b) the amounts and percentages for overcatch and undercatch and determined weight for SPF quota species for the 2021-22 season.

Catch limits for black tiger prawns (broodstock)

In setting the catch limits, the Commission noted:

  • the results of the P. monodon stock assessment undertaken by the CSIRO;
  • the recommendations from NPRAG and NORMAC to maintain the status quo for the management of P. monodon to allow continued data collection and monitoring over the next three years with another assessment proposed for 2024;
  • that the Australian Prawn Farmer’s Association (APFA) forecasts a requirement of 12,000 increasing to 20,000 prawns over 5 years; and
  • that despite APFA’s forecast, the Northern Prawn Fishing Industry P/L (NPFI) has advised that orders to date for 2021 are currently less than 7,000, noting NPFI treats the order numbers as commercial-in-confidence.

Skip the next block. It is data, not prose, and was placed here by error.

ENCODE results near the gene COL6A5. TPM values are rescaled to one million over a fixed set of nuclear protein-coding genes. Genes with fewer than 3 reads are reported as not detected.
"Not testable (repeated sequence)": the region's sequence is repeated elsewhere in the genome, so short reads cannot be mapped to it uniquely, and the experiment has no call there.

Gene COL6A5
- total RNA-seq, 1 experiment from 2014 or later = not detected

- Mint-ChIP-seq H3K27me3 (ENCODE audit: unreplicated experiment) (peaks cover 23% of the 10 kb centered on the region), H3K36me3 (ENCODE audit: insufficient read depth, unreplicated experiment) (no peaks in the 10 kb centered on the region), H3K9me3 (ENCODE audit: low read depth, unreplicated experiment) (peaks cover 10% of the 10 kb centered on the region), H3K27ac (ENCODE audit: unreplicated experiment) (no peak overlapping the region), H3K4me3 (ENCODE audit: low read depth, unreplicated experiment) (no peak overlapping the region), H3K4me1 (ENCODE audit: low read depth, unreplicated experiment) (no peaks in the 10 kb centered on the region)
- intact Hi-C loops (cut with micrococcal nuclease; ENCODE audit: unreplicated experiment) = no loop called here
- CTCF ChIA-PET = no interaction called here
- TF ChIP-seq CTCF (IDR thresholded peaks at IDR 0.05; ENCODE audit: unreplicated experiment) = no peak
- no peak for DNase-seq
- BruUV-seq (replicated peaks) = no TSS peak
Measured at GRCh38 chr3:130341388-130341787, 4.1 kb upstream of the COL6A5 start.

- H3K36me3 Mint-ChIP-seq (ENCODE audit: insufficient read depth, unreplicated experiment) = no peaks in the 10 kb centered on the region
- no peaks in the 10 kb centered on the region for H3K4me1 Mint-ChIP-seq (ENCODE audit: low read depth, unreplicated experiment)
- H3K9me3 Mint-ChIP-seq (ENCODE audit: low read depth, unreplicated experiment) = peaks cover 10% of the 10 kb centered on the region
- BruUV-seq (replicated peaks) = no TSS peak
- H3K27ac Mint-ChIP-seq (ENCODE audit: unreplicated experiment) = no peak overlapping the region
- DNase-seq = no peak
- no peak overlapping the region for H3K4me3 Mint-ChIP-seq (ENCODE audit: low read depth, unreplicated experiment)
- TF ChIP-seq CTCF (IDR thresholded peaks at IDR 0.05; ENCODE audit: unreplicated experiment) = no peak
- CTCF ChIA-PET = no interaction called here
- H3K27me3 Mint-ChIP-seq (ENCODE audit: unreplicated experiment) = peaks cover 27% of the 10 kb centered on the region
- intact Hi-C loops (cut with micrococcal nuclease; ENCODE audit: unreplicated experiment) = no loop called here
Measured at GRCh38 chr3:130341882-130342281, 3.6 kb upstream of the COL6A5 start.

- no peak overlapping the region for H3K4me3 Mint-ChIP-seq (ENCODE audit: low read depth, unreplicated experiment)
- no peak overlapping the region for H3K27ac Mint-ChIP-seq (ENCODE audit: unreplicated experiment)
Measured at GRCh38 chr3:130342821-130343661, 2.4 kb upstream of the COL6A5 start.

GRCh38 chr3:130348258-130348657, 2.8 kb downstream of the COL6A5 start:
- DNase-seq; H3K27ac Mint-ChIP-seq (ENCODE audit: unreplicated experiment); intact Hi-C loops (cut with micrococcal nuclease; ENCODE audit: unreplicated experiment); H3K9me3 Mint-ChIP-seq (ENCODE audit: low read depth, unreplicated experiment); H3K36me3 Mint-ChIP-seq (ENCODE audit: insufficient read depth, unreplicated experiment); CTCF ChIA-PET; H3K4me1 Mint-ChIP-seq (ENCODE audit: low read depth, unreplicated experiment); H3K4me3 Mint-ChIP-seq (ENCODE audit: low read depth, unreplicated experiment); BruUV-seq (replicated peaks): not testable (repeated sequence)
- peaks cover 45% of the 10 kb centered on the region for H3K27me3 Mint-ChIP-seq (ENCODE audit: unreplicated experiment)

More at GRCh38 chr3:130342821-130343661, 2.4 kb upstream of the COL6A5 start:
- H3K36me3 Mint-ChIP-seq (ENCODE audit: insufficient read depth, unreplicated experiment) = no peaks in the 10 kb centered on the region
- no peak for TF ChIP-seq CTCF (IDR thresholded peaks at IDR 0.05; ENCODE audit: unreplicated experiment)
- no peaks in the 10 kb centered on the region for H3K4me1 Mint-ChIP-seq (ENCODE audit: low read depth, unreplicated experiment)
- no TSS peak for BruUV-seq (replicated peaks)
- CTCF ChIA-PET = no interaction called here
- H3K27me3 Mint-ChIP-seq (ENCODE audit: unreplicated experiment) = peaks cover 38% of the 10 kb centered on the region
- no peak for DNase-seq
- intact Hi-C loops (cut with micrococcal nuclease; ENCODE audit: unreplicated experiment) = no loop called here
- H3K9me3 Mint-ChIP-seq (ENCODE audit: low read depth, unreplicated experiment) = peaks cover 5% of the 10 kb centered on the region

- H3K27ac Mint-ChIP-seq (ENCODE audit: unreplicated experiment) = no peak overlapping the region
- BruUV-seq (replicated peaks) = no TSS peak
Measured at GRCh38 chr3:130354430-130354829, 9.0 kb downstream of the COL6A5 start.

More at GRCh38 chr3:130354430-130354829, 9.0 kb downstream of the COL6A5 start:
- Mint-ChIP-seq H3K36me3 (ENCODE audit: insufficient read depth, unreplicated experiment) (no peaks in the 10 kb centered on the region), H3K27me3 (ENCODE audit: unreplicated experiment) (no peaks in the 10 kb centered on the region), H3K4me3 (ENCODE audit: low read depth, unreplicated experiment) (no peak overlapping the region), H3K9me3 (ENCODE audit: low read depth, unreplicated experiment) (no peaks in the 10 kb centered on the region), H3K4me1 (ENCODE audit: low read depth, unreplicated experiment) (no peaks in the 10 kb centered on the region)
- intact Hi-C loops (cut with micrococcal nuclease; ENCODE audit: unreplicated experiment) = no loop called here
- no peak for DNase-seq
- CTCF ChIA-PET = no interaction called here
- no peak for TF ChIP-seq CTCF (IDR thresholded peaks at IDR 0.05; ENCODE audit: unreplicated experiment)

The Commission agreed that there is insufficient data available to confidently allow an increase in P. monodon permit catch and therefore decided to maintain the current catch limit while promoting a strong focus on data collection and monitoring in accordance with the precautionary principle.  This is to include annual monitoring of total catch (5-year running average) against the two different model estimates of MSY to assess possible risk to stock sustainability until another assessment is undertaken, noting there needs to be contingency planning in the event that catches are not trending well against the MSY estimates.

The Commission agreed to the recommendation to maintain the co-management arrangements with NPFI for P. monodon for the 2021 fishing season under the three broodstock permits including:

a) a 9,000 individual prawn supply limit; and

b) Move-on provisions for Sawfish – operators must move more than three nautical miles if four or more sawfish are caught in a single shot.